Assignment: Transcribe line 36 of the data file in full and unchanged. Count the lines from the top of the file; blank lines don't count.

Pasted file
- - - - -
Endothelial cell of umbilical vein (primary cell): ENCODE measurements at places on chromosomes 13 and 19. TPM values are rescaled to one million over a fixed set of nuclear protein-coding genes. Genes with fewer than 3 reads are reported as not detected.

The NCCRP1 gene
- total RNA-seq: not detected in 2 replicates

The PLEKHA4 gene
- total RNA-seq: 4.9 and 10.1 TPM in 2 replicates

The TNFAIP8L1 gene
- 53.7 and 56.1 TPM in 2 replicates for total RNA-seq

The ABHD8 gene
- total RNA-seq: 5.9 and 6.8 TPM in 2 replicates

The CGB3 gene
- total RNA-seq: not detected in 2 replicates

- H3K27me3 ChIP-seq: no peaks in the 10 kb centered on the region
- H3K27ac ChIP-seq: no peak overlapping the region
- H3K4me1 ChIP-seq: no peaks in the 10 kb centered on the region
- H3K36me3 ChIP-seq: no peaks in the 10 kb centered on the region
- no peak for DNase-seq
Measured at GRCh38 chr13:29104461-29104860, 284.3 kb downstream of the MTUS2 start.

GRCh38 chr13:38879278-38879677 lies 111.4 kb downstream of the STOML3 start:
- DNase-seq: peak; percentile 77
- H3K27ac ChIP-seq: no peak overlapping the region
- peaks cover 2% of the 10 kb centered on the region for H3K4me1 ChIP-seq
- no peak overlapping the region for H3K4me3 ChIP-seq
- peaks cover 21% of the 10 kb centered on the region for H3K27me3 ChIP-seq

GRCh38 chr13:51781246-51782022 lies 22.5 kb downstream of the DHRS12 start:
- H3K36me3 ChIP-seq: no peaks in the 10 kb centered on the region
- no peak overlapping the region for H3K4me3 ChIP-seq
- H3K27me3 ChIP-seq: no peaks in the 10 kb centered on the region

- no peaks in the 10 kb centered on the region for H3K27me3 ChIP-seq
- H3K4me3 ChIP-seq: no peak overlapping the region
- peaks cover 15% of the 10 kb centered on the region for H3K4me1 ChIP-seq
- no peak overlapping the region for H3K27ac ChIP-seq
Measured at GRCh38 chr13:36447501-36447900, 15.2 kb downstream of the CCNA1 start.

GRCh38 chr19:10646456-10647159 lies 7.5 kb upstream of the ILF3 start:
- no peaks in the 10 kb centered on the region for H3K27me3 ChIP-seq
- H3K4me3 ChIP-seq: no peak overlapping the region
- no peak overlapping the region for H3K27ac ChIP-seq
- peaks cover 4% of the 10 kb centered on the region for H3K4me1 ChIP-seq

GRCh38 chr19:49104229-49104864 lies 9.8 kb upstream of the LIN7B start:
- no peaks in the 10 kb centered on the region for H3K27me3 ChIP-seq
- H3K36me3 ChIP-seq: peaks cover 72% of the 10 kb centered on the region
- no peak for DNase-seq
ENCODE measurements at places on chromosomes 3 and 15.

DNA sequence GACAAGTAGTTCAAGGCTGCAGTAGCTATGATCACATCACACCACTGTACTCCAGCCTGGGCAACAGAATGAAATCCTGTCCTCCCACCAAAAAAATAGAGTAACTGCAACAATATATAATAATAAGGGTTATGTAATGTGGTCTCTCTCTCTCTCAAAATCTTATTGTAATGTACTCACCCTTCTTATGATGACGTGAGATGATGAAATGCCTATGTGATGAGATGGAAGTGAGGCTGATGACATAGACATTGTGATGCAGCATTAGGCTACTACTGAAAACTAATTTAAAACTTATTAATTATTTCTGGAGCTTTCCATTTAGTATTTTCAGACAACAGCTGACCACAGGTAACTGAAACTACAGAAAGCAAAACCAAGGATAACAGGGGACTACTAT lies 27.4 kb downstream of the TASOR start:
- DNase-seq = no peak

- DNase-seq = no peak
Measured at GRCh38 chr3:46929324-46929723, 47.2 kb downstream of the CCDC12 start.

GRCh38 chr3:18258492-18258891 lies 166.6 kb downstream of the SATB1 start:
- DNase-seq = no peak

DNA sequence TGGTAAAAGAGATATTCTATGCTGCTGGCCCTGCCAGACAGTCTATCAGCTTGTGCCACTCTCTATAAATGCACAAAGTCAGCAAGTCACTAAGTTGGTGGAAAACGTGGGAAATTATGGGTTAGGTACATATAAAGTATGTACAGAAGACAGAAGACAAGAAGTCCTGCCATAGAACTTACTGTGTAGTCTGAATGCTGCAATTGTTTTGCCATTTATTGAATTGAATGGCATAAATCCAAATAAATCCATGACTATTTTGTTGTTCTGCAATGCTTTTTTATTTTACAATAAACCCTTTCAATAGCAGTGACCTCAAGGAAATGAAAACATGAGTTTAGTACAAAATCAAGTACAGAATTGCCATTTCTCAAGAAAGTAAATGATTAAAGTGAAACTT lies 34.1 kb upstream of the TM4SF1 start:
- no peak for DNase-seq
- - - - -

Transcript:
- no peak overlapping the region for H3K27ac ChIP-seq